Rashes can be thought of as a dysfunctional community of skin cells. Your skin is home to dozens of distinct cell types, including those that form blood vessels, nerves, and the skin’s local immune system. For decades, clinicians have largely diagnosed rashes with the naked eye. Although examining the physical appearance of a skin sample under a microscope can work for more obvious skin conditions, many rashes can be difficult to tell apart from one another.
At the molecular level, however, the differences between rashes become clearer.
Scientists have long known that molecular abnormalities in skin cells cause the redness and flaking seen in conditions such as psoriasis and eczema. While almost every different type of cell in your skin can release chemicals that make inflammation worse, which ones lead to the formation of rashes remains a mystery and can vary from patient to patient.
But molecular testing of rashes is not common practice due to technological limitations. Using a new approach, my colleagues and I were able to analyze the genetic profiles of skin rashes and quantitatively diagnose their root causes.
High resolution skin profiles
Traditional genetic analyzes work by averaging the activity of thousands of genes across millions of cells.
Genetic testing of tissue samples is common practice for diseases such as cancer. Clinicians collect and analyze tumor biopsies from patients to determine the unique molecular characteristics of a particular cancer. This genetic fingerprint helps oncologists predict whether a cancer will spread or what treatments might be most effective. Cancer cells lend themselves to this form of testing because they often grow into recognizable masses that make them easy to isolate and analyze.
But the skin is a complex mixture of cells. Grouping these unique cellular communities into a single group can obscure genetic signatures essential for diagnosis.
Recent technological advances called single-cell RNA sequencing, however, have allowed scientists to preserve the identity of each type of cell that lives in the skin. Instead of averaging the genetic signatures of all cell types in bulk, single-cell RNA sequencing analyzes allow each cell to retain its unique characteristics.
Using this approach, my colleagues and I isolated over 158,000 immune cells from skin samples from 31 patients. We measured the activity of approximately 1,000 genes from each of these cells to create detailed molecular fingerprints for each patient. By analyzing these fingerprints, we were able to identify genetic abnormalities unique to the immune cells residing in each type of rash. This allowed us to quantitatively diagnose otherwise visually ambiguous rashes.
We also observed that some patients had treatment responses consistent with what we expected with our predicted diagnoses. This suggests that our concept could be viably extended for further testing.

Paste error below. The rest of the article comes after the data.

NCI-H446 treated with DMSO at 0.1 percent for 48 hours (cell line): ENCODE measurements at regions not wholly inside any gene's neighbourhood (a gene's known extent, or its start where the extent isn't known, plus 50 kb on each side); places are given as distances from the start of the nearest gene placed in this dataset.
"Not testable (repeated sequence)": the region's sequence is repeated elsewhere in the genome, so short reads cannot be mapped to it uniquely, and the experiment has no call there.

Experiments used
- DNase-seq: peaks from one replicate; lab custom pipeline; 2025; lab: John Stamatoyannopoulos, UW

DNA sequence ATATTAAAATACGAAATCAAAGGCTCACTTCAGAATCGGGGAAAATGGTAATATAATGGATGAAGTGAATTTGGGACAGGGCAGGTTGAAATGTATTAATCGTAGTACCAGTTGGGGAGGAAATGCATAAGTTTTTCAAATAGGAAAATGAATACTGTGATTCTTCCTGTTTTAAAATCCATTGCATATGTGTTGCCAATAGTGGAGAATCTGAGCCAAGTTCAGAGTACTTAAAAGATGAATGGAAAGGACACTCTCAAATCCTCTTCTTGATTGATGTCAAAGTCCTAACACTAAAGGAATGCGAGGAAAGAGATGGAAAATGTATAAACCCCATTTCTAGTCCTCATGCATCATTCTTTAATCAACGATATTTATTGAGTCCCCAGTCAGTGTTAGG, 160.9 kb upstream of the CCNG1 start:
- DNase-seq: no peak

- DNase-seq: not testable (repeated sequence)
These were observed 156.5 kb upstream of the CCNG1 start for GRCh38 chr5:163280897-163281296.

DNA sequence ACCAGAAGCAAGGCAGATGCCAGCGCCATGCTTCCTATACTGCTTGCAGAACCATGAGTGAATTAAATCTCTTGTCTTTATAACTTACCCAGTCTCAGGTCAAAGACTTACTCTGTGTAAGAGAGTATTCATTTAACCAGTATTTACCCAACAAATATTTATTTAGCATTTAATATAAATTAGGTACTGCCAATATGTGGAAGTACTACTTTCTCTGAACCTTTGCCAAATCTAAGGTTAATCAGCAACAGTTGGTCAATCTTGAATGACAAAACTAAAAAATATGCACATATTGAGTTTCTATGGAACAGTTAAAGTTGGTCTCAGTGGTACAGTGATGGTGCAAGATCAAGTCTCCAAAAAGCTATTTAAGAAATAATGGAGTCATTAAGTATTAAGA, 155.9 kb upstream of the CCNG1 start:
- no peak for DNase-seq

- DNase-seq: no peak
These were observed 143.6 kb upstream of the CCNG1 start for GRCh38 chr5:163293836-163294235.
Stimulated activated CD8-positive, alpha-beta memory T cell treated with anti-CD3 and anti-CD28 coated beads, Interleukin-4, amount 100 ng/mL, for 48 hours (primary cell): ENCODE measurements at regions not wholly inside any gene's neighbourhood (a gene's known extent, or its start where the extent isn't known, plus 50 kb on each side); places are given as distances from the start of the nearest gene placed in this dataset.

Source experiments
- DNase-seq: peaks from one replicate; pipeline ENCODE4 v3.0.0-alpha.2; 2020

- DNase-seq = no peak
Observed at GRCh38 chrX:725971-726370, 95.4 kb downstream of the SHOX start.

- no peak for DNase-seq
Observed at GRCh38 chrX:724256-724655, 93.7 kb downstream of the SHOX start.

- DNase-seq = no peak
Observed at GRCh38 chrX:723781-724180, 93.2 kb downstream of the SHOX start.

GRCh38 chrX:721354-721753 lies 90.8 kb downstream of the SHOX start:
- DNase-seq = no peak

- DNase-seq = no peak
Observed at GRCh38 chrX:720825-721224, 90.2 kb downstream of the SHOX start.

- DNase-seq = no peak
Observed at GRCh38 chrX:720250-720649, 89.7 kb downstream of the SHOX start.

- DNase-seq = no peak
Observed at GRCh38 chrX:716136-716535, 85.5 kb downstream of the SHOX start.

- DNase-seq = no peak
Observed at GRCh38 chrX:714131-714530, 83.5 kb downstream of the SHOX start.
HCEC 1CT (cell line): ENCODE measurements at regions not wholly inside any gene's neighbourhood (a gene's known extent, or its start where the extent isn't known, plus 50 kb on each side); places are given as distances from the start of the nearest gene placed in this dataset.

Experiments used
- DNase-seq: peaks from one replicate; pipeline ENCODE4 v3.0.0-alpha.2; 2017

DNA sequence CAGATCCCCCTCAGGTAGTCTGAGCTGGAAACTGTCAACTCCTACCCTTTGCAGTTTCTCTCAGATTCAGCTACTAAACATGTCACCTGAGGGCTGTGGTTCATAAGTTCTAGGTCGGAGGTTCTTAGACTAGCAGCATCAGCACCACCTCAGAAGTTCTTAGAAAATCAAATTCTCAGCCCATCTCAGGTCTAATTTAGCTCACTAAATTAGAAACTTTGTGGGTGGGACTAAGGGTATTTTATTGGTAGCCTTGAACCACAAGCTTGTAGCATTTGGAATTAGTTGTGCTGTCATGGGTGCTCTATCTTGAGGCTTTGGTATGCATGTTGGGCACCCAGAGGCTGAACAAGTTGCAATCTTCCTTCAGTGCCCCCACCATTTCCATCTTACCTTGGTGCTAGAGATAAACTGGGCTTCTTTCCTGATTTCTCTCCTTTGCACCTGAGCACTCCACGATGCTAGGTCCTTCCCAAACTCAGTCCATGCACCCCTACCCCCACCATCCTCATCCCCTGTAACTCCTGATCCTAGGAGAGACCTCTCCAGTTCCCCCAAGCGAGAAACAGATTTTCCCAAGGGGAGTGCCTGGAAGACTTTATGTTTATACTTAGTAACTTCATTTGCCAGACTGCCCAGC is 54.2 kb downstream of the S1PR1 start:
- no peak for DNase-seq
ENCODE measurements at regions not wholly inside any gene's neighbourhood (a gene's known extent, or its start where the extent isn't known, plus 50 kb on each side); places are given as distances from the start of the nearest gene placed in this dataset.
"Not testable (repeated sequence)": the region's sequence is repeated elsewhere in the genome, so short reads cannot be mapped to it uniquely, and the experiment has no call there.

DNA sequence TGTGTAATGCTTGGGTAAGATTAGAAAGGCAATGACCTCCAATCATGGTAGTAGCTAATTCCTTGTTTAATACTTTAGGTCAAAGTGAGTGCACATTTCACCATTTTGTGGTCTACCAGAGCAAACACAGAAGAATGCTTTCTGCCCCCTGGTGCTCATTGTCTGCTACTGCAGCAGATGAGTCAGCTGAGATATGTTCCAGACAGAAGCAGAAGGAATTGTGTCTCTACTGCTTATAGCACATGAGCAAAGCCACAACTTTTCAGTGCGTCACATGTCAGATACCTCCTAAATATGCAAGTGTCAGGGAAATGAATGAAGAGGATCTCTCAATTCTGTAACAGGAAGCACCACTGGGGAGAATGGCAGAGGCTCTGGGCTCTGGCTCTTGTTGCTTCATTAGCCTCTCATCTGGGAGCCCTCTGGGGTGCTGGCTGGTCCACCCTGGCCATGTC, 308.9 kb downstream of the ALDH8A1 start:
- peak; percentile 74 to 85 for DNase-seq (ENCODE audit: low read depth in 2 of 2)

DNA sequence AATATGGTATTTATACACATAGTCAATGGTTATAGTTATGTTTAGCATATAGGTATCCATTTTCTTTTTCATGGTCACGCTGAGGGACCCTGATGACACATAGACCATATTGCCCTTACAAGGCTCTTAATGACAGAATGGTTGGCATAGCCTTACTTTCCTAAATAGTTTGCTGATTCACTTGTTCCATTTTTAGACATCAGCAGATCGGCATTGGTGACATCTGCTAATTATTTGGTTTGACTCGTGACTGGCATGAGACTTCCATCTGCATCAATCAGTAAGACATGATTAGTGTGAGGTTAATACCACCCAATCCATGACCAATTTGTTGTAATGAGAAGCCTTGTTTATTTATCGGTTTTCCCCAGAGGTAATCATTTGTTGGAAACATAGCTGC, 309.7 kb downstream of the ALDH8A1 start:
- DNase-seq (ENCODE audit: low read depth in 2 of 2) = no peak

To make our approach available to clinicians and scientists, we have developed an open-source web database called RashX that contains the genetic fingerprints of different skin rashes. This database will allow clinicians to compare the genetic profile of their patients’ rashes to similar profiles in our database. A closely matching genetic fingerprint could provide clues to the cause of their patient’s rash and lead to potential treatment pathways.
The rapid development of drugs targeting the immune system in recent years has inundated doctors with difficult treatment decisions for individual patients. For example, while some drugs that act on the immune system are known to work well for conditions like psoriasis or eczema, many patients have atypical skin rashes that cannot be accurately diagnosed.
An open-source database like ours could allow clinicians to profile and diagnose these rashes, providing a springboard for choosing an appropriate treatment.
Additionally, chronic inflammatory diseases that affect organs other than the skin share similar genetic abnormalities. Laboratory tests that can shed light on the root causes of skin diseases can probably be extended to many other conditions.
Our RashX project initially focused on two very common types of rashes, psoriasis and eczema. It’s unclear whether other types of rashes will have similar genetic profiles to psoriasis and eczema or instead have their own unique fingerprints. It is also unclear which parts of the fingerprint would best predict response to the drug.
But RashX is a living web resource that will become more useful as more scientists collaborate and contribute new data. Our lab is also working to simplify the process of developing rash genetic profiles to make participation in this area of research more accessible for clinics around the world. With more data, we believe projects like RashX will make precision testing for rashes a critical next step in diagnosis and treatment.
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